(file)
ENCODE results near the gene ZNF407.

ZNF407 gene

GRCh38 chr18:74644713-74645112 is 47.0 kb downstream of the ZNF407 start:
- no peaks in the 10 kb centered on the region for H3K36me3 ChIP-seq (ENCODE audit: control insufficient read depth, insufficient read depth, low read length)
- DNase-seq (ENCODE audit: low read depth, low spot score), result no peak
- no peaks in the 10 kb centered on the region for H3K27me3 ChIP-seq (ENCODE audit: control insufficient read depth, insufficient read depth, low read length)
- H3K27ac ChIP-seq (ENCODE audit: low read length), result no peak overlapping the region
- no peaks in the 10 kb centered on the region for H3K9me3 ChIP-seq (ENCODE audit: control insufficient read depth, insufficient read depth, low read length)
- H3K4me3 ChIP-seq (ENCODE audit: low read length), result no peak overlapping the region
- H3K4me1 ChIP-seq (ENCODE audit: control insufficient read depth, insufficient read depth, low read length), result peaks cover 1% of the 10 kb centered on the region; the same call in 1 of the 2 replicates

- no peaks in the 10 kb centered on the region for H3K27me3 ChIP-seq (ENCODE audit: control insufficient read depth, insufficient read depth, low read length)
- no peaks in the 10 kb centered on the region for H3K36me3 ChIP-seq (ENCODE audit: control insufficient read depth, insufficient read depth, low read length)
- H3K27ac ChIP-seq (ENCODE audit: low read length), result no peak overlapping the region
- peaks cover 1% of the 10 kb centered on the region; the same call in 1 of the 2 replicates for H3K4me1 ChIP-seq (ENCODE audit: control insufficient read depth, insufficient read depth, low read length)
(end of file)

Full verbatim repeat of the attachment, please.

ENCODE results near the gene ZNF407.

ZNF407 gene

GRCh38 chr18:74644713-74645112 is 47.0 kb downstream of the ZNF407 start:
- no peaks in the 10 kb centered on the region for H3K36me3 ChIP-seq (ENCODE audit: control insufficient read depth, insufficient read depth, low read length)
- DNase-seq (ENCODE audit: low read depth, low spot score), result no peak
- no peaks in the 10 kb centered on the region for H3K27me3 ChIP-seq (ENCODE audit: control insufficient read depth, insufficient read depth, low read length)
- H3K27ac ChIP-seq (ENCODE audit: low read length), result no peak overlapping the region
- no peaks in the 10 kb centered on the region for H3K9me3 ChIP-seq (ENCODE audit: control insufficient read depth, insufficient read depth, low read length)
- H3K4me3 ChIP-seq (ENCODE audit: low read length), result no peak overlapping the region
- H3K4me1 ChIP-seq (ENCODE audit: control insufficient read depth, insufficient read depth, low read length), result peaks cover 1% of the 10 kb centered on the region; the same call in 1 of the 2 replicates

- no peaks in the 10 kb centered on the region for H3K27me3 ChIP-seq (ENCODE audit: control insufficient read depth, insufficient read depth, low read length)
- no peaks in the 10 kb centered on the region for H3K36me3 ChIP-seq (ENCODE audit: control insufficient read depth, insufficient read depth, low read length)
- H3K27ac ChIP-seq (ENCODE audit: low read length), result no peak overlapping the region
- peaks cover 1% of the 10 kb centered on the region; the same call in 1 of the 2 replicates for H3K4me1 ChIP-seq (ENCODE audit: control insufficient read depth, insufficient read depth, low read length)